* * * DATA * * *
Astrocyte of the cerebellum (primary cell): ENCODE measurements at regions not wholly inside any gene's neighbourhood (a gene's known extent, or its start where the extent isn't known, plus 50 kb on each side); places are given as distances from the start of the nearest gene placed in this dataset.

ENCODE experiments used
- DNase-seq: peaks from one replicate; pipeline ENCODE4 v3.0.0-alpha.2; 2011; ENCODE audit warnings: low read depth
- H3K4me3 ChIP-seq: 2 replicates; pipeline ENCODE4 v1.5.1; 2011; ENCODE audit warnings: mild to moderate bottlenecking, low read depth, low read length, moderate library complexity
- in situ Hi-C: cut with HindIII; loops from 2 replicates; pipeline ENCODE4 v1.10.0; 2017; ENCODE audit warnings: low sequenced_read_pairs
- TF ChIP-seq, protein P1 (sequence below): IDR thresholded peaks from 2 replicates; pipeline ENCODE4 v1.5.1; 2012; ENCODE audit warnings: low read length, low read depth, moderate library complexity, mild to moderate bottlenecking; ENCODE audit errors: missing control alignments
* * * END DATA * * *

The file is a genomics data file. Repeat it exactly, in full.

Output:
Astrocyte of the cerebellum (primary cell): ENCODE measurements at regions not wholly inside any gene's neighbourhood (a gene's known extent, or its start where the extent isn't known, plus 50 kb on each side); places are given as distances from the start of the nearest gene placed in this dataset.

ENCODE experiments used
- DNase-seq: peaks from one replicate; pipeline ENCODE4 v3.0.0-alpha.2; 2011; ENCODE audit warnings: low read depth
- H3K4me3 ChIP-seq: 2 replicates; pipeline ENCODE4 v1.5.1; 2011; ENCODE audit warnings: mild to moderate bottlenecking, low read depth, low read length, moderate library complexity
- in situ Hi-C: cut with HindIII; loops from 2 replicates; pipeline ENCODE4 v1.10.0; 2017; ENCODE audit warnings: low sequenced_read_pairs
- TF ChIP-seq, protein P1 (sequence below): IDR thresholded peaks from 2 replicates; pipeline ENCODE4 v1.5.1; 2012; ENCODE audit warnings: low read length, low read depth, moderate library complexity, mild to moderate bottlenecking; ENCODE audit errors: missing control alignments